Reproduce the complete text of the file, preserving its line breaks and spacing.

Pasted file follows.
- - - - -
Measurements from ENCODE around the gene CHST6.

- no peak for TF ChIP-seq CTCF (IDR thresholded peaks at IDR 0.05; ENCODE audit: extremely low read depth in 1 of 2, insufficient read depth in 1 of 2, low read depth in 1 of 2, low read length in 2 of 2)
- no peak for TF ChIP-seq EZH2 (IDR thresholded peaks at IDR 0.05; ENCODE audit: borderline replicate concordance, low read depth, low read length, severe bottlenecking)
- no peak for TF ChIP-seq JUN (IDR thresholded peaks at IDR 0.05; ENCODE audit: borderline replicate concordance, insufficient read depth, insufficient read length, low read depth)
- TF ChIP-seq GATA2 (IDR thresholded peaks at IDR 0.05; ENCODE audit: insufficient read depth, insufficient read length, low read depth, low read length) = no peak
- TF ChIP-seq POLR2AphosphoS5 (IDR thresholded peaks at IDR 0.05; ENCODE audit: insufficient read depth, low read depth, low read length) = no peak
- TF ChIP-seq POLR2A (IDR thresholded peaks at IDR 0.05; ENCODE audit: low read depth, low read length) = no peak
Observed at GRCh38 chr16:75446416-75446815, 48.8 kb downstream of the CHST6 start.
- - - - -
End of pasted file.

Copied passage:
Measurements from ENCODE around the gene CHST6.

- no peak for TF ChIP-seq CTCF (IDR thresholded peaks at IDR 0.05; ENCODE audit: extremely low read depth in 1 of 2, insufficient read depth in 1 of 2, low read depth in 1 of 2, low read length in 2 of 2)
- no peak for TF ChIP-seq EZH2 (IDR thresholded peaks at IDR 0.05; ENCODE audit: borderline replicate concordance, low read depth, low read length, severe bottlenecking)
- no peak for TF ChIP-seq JUN (IDR thresholded peaks at IDR 0.05; ENCODE audit: borderline replicate concordance, insufficient read depth, insufficient read length, low read depth)
- TF ChIP-seq GATA2 (IDR thresholded peaks at IDR 0.05; ENCODE audit: insufficient read depth, insufficient read length, low read depth, low read length) = no peak
- TF ChIP-seq POLR2AphosphoS5 (IDR thresholded peaks at IDR 0.05; ENCODE audit: insufficient read depth, low read depth, low read length) = no peak
- TF ChIP-seq POLR2A (IDR thresholded peaks at IDR 0.05; ENCODE audit: low read depth, low read length) = no peak
Observed at GRCh38 chr16:75446416-75446815, 48.8 kb downstream of the CHST6 start.